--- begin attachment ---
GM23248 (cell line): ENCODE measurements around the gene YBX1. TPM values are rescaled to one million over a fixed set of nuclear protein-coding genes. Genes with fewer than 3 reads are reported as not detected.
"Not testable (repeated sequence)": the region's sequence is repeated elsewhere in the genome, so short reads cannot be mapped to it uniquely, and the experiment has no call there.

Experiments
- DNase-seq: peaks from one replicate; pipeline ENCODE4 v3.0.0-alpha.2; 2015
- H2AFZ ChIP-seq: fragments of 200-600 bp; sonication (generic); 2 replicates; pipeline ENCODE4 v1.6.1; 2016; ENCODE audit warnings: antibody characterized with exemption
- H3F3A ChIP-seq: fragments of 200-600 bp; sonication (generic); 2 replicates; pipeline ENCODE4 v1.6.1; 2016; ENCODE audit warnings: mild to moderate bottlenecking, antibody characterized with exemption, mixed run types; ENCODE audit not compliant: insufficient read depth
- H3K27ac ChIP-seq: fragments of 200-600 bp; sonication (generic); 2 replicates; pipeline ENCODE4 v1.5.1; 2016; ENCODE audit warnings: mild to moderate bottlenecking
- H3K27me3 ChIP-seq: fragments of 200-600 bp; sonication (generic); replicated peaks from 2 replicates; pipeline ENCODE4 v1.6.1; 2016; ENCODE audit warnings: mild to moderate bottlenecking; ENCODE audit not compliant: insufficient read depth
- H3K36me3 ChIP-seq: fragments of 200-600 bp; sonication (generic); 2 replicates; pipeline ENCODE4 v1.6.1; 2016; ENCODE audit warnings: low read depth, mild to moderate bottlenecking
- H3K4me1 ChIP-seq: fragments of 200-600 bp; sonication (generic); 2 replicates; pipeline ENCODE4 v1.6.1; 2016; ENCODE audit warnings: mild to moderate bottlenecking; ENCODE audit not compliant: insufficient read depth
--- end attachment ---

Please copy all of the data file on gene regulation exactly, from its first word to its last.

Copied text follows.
GM23248 (cell line): ENCODE measurements around the gene YBX1. TPM values are rescaled to one million over a fixed set of nuclear protein-coding genes. Genes with fewer than 3 reads are reported as not detected.
"Not testable (repeated sequence)": the region's sequence is repeated elsewhere in the genome, so short reads cannot be mapped to it uniquely, and the experiment has no call there.

Experiments
- DNase-seq: peaks from one replicate; pipeline ENCODE4 v3.0.0-alpha.2; 2015
- H2AFZ ChIP-seq: fragments of 200-600 bp; sonication (generic); 2 replicates; pipeline ENCODE4 v1.6.1; 2016; ENCODE audit warnings: antibody characterized with exemption
- H3F3A ChIP-seq: fragments of 200-600 bp; sonication (generic); 2 replicates; pipeline ENCODE4 v1.6.1; 2016; ENCODE audit warnings: mild to moderate bottlenecking, antibody characterized with exemption, mixed run types; ENCODE audit not compliant: insufficient read depth
- H3K27ac ChIP-seq: fragments of 200-600 bp; sonication (generic); 2 replicates; pipeline ENCODE4 v1.5.1; 2016; ENCODE audit warnings: mild to moderate bottlenecking
- H3K27me3 ChIP-seq: fragments of 200-600 bp; sonication (generic); replicated peaks from 2 replicates; pipeline ENCODE4 v1.6.1; 2016; ENCODE audit warnings: mild to moderate bottlenecking; ENCODE audit not compliant: insufficient read depth
- H3K36me3 ChIP-seq: fragments of 200-600 bp; sonication (generic); 2 replicates; pipeline ENCODE4 v1.6.1; 2016; ENCODE audit warnings: low read depth, mild to moderate bottlenecking
- H3K4me1 ChIP-seq: fragments of 200-600 bp; sonication (generic); 2 replicates; pipeline ENCODE4 v1.6.1; 2016; ENCODE audit warnings: mild to moderate bottlenecking; ENCODE audit not compliant: insufficient read depth